Avid reader. Wild swimmer. Indie Author of The Sham. Collector of writing titbits (http://www.ellenallen.co) and all things bookish...
My rating: 4 stars (out of 5)
A lot of the YA books that I’ve read lately imagine their protagonists in situations that the average YA hopefully isn’t in: embroiled in some dystopian marriage nightmare (The Selection); dealing with parents who beat them up/contemplating suicide (All The Bright Places); or running from people who are trying to kill them (Unwind). So it’s quite refreshing to read a book about a normal teenager dealing with day-to-day insecurities even if it is through the prism of death; seventeen year old Mia is in a car crash that kills her family and in grave danger in hospital, she has to decide if she should live or die. She runs back through her life so far to make the choice.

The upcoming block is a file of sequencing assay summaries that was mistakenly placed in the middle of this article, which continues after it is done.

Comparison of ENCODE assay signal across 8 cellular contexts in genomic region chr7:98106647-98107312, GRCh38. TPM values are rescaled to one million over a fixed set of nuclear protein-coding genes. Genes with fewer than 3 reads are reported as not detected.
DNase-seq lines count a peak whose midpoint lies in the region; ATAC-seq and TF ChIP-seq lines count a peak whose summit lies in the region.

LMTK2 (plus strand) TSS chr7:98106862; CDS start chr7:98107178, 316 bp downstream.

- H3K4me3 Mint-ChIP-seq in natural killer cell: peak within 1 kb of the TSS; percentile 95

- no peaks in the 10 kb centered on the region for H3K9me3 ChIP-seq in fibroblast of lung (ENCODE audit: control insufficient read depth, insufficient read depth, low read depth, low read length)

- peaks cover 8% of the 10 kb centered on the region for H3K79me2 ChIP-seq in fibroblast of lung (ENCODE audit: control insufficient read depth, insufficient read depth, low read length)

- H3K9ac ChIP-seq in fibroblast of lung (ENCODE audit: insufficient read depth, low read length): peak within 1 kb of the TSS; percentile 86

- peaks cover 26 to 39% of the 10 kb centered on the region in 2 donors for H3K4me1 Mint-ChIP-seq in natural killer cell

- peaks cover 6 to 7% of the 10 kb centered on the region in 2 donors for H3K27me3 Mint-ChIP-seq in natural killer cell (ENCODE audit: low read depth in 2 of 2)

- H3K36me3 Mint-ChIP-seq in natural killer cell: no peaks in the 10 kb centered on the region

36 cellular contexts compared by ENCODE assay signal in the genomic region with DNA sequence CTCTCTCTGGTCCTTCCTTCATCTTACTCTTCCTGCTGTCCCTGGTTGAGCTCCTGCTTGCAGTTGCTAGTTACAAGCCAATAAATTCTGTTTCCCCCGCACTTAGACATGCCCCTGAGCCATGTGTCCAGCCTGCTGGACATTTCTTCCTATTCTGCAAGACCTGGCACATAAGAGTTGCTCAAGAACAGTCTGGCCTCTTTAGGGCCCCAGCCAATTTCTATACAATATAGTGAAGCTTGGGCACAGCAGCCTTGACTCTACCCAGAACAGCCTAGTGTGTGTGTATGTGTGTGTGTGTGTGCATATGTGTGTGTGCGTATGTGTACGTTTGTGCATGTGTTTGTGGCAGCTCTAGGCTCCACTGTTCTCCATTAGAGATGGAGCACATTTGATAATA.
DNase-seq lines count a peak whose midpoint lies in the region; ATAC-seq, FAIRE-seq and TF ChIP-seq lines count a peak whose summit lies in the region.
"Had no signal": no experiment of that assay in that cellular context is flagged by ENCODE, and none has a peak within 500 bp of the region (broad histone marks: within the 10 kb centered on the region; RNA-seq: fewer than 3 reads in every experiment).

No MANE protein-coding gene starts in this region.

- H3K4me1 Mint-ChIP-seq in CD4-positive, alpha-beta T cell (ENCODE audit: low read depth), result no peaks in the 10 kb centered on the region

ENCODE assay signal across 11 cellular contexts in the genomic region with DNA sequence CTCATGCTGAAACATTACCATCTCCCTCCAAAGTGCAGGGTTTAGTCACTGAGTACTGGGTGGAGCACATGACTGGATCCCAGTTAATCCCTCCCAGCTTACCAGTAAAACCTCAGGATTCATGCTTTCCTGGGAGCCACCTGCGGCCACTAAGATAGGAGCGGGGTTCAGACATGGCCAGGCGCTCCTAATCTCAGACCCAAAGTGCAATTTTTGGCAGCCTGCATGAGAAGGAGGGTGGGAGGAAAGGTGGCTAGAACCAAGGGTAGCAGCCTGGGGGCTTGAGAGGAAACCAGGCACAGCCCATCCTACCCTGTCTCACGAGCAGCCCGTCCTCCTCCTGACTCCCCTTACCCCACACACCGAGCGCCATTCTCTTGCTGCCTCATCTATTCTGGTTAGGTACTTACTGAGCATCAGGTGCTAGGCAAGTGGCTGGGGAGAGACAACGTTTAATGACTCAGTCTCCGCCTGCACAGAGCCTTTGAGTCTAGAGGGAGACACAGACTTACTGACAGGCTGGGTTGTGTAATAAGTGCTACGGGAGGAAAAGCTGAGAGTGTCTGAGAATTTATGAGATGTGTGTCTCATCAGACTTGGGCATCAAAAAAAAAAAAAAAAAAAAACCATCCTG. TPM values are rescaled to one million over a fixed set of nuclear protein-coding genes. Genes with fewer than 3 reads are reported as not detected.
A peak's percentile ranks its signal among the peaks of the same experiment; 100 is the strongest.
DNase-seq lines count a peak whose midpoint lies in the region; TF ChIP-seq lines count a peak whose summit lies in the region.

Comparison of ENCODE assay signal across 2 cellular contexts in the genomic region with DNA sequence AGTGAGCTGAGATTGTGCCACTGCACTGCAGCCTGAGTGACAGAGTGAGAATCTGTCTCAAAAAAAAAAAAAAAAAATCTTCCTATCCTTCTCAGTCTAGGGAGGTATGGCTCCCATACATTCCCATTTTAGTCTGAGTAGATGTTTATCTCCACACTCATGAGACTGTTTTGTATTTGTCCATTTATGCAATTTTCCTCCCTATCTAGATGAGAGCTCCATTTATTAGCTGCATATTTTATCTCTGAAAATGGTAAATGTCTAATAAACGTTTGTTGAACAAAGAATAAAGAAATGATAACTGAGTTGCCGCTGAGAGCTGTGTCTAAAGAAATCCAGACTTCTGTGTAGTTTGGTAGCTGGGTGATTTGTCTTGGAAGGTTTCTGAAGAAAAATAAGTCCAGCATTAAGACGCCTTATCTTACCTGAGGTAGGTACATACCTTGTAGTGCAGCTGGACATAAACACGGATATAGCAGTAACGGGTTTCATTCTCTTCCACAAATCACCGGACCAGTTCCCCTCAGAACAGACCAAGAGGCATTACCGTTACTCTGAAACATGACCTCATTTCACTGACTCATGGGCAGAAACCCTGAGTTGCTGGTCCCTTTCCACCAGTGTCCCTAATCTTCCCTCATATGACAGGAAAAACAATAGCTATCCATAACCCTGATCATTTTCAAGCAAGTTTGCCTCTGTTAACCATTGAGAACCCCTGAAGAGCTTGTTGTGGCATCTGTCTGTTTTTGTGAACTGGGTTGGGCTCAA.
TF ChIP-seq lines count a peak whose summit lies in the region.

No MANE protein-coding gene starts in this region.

It’s actually this normal prism that makes the book so effective. Mia has no major issues, her family is great, she’s an accomplished musician heading to Juilliard with a supportive, steady boyfriend and we get to see inside a loving family from the gut-wrenching perspective of knowing they are no longer together. It also taps into the thought of saying goodbye to people we love, how we would do it, and how we would assess our lives if given the same choice (follow the family you love into death or stay with the howling pain of grief and rebuild your life in the role of abandoned orphan).
It’s very well written (if not a tad long for me, for what is essentially a difficult yes/no decision and a walk-back through someone’s life) and interestingly for a YA book, Mia isn’t sarcastic or markedly different from the rest of her peer group. She’s relatable, sincere and human. Pretty much like the book itself.
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